The e-card, which allows the sender to select the disease involved and includes links to public health sites and services, is part of that strategy. "Notifying the person exposed to a sexually transmitted infection is the critical piece in preventing further spread," said Dr. Susan Blank, New York City's assistant health commissioner for sexually transmitted disease. "And as the reach of the Internet expands for use in finding instant sex partners, we're using that technology as part of the solution."
Along with eight other cities and three states, New York City has been working with inSPOT, the online partner notification system through which Steve, in San Francisco, received his syphilis e-card. (It is currently aimed at gay men but is expanding its audience to include heterosexuals, and plans to start a national site this year.)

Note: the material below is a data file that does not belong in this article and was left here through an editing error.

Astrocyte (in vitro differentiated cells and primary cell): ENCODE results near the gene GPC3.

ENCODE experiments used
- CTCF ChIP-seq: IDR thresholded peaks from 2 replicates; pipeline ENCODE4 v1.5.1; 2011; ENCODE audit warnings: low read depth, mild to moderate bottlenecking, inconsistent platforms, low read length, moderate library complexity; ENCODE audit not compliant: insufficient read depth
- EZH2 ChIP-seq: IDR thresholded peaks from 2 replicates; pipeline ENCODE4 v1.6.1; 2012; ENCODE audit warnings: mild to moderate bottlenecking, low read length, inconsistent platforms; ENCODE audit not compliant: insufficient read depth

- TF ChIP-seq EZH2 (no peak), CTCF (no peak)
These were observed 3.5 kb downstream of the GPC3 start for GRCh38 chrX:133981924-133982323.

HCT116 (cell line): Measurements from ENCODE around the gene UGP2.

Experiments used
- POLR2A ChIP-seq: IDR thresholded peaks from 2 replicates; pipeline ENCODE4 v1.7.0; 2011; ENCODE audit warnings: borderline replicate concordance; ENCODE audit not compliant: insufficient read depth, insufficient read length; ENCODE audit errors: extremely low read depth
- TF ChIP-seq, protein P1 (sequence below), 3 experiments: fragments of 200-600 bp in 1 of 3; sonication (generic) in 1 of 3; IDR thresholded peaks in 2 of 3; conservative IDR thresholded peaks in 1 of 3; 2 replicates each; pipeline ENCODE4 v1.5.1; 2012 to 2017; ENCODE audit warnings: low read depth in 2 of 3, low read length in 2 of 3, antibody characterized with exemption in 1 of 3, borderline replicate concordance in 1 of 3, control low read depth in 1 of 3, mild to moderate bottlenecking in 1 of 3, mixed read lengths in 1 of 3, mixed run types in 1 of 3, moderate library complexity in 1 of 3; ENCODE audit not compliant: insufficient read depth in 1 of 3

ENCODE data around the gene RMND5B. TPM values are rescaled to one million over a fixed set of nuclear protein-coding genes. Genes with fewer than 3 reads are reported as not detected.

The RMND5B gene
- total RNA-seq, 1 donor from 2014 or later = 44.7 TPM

The system was developed in 2004 by Internet Sexuality Information Services, a nonprofit agency in Oakland, Calif., with the support of health officials in San Francisco. Deb Levine, the agency's executive director, said two factors in San Francisco led to the idea: the rise in Internet use among men who have sex with men, and an increase in syphilis among that group.
On the one hand, it's not really a product you want--but on the other hand, it's a product you might need.
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